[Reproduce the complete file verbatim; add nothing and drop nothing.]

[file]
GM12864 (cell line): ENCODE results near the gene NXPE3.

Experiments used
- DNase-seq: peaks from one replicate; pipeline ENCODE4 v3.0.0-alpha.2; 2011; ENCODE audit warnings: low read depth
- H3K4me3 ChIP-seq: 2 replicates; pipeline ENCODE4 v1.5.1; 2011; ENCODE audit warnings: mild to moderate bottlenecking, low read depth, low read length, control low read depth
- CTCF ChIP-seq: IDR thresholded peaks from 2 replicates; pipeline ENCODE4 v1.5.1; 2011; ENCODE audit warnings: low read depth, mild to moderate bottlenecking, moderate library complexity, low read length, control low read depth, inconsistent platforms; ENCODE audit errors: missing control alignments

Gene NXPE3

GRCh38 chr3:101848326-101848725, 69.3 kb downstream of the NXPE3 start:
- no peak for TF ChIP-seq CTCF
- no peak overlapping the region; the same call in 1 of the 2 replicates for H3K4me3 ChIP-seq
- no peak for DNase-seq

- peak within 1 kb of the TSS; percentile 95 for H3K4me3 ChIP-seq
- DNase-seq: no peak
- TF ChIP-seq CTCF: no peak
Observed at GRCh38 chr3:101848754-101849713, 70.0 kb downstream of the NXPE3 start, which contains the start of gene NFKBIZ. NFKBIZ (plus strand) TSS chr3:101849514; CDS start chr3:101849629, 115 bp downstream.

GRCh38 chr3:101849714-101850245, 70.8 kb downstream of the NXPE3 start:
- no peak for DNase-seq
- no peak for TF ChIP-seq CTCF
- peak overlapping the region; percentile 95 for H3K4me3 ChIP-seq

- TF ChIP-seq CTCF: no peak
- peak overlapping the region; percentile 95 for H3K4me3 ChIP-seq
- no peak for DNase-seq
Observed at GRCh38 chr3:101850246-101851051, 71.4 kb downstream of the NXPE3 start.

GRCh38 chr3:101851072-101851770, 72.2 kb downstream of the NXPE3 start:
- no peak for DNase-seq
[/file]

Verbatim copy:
GM12864 (cell line): ENCODE results near the gene NXPE3.

Experiments used
- DNase-seq: peaks from one replicate; pipeline ENCODE4 v3.0.0-alpha.2; 2011; ENCODE audit warnings: low read depth
- H3K4me3 ChIP-seq: 2 replicates; pipeline ENCODE4 v1.5.1; 2011; ENCODE audit warnings: mild to moderate bottlenecking, low read depth, low read length, control low read depth
- CTCF ChIP-seq: IDR thresholded peaks from 2 replicates; pipeline ENCODE4 v1.5.1; 2011; ENCODE audit warnings: low read depth, mild to moderate bottlenecking, moderate library complexity, low read length, control low read depth, inconsistent platforms; ENCODE audit errors: missing control alignments

Gene NXPE3

GRCh38 chr3:101848326-101848725, 69.3 kb downstream of the NXPE3 start:
- no peak for TF ChIP-seq CTCF
- no peak overlapping the region; the same call in 1 of the 2 replicates for H3K4me3 ChIP-seq
- no peak for DNase-seq

- peak within 1 kb of the TSS; percentile 95 for H3K4me3 ChIP-seq
- DNase-seq: no peak
- TF ChIP-seq CTCF: no peak
Observed at GRCh38 chr3:101848754-101849713, 70.0 kb downstream of the NXPE3 start, which contains the start of gene NFKBIZ. NFKBIZ (plus strand) TSS chr3:101849514; CDS start chr3:101849629, 115 bp downstream.

GRCh38 chr3:101849714-101850245, 70.8 kb downstream of the NXPE3 start:
- no peak for DNase-seq
- no peak for TF ChIP-seq CTCF
- peak overlapping the region; percentile 95 for H3K4me3 ChIP-seq

- TF ChIP-seq CTCF: no peak
- peak overlapping the region; percentile 95 for H3K4me3 ChIP-seq
- no peak for DNase-seq
Observed at GRCh38 chr3:101850246-101851051, 71.4 kb downstream of the NXPE3 start.

GRCh38 chr3:101851072-101851770, 72.2 kb downstream of the NXPE3 start:
- no peak for DNase-seq